The best solution lay in strong pressure by the Lindi force, which made steady progress towards Mtama during the 10th, and on the following days began flanking movements against that place, which was reported to be held by nine companies.  The enemy did not, however, stand to fight at Mtama, but retired slowly westwards on the 15th towards Nyangao, being doubtless considerably influenced by the advent of the Nigerian Brigade, which had been ordered to make a wide turning movement north of the Massassi road with the object of getting astride the enemy's communications at Mahiwa.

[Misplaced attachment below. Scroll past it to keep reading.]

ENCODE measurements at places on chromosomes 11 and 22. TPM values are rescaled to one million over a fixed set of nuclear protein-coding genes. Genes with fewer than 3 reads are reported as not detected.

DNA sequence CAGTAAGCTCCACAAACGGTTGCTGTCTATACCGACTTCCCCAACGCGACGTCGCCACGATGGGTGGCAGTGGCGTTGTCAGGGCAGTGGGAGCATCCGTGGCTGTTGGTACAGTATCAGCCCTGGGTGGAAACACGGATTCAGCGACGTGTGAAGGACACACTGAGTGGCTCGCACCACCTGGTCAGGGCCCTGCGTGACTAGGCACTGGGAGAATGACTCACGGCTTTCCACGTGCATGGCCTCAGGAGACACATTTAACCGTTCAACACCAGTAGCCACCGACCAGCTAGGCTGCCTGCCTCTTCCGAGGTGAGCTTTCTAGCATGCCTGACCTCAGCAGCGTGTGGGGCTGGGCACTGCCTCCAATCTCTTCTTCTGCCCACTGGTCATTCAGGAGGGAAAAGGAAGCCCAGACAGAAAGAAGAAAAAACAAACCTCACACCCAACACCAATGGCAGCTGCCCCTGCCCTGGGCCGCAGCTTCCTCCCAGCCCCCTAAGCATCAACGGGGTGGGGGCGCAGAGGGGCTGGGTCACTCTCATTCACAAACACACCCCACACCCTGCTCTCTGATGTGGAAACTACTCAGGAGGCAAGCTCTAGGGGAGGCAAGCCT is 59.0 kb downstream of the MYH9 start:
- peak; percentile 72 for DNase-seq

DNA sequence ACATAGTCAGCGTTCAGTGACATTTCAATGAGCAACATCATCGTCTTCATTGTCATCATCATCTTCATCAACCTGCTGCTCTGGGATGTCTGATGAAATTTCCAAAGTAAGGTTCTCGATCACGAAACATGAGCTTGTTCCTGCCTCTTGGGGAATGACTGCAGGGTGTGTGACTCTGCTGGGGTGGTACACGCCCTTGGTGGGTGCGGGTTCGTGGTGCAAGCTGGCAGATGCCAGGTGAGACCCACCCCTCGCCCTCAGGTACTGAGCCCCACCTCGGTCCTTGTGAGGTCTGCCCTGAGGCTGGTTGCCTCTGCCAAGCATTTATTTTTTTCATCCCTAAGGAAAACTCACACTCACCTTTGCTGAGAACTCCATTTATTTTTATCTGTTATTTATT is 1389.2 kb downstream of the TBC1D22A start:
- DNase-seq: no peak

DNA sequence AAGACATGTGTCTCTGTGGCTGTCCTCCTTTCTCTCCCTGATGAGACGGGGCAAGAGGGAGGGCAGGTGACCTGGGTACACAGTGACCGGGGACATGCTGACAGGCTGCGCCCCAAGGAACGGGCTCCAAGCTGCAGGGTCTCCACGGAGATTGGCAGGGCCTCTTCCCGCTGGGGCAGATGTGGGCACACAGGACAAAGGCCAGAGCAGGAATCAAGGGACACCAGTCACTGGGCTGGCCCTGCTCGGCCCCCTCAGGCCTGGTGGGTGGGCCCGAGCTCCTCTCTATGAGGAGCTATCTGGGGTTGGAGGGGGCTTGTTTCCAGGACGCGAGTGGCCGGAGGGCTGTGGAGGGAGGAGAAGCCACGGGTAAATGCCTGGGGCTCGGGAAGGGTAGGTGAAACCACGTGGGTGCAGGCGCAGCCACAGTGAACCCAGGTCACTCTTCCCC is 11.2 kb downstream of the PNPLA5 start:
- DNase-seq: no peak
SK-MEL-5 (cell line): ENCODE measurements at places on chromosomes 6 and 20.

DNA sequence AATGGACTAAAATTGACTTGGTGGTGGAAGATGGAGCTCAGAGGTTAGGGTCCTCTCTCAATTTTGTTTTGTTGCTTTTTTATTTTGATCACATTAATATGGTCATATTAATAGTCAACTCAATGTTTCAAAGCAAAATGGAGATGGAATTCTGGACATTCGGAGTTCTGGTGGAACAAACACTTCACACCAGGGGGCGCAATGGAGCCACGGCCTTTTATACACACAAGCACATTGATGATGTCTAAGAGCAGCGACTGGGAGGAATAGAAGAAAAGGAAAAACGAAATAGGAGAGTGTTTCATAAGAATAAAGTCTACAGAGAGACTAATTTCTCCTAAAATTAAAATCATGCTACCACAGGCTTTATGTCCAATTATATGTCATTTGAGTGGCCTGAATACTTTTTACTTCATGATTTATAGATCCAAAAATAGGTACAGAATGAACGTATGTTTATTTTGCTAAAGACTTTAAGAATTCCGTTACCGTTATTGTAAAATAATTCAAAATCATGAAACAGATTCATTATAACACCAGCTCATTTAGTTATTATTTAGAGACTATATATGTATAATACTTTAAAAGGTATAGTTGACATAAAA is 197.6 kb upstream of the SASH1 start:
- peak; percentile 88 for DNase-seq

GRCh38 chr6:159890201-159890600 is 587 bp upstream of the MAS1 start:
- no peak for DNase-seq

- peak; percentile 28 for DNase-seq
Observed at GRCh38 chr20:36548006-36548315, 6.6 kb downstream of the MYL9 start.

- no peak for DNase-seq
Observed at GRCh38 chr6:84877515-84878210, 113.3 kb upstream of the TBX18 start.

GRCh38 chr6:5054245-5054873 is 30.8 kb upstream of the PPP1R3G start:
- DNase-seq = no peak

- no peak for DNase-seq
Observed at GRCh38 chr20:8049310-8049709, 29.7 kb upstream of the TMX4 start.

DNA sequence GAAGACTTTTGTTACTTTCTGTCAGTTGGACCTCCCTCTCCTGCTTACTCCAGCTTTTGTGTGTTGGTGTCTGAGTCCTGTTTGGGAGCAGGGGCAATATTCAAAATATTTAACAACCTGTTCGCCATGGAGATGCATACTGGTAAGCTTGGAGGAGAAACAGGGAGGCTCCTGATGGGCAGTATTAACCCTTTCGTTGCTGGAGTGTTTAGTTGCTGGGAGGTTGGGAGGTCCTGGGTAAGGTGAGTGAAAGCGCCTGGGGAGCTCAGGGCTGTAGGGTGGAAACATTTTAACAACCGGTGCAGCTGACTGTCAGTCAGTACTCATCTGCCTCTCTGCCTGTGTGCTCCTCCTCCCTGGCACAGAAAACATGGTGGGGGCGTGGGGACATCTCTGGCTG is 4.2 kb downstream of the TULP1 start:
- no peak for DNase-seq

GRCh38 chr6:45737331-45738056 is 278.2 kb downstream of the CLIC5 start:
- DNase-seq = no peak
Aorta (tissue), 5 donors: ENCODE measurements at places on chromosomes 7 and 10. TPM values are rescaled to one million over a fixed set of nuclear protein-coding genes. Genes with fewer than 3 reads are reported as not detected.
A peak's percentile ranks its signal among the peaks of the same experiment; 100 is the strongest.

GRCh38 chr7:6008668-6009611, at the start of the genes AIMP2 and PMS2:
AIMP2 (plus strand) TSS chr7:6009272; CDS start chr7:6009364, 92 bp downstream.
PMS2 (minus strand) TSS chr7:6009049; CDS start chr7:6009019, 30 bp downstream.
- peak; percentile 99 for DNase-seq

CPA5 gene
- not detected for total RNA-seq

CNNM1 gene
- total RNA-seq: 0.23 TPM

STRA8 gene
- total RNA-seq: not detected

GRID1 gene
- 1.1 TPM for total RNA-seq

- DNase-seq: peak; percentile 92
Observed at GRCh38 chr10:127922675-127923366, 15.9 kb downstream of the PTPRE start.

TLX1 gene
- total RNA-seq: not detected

The German Commander was evidently well aware of the danger of the continued advance of the Lindi force, and decided to use a large portion of his reserve to check it.  On the 13th he fell back from Namgumburu towards Ruangwa, and, leaving a rearguard in that area, marched south-east with about five companies to reinforce his troops at Nyangao.  This movement brought on one of the severest fights of the East African Campaign.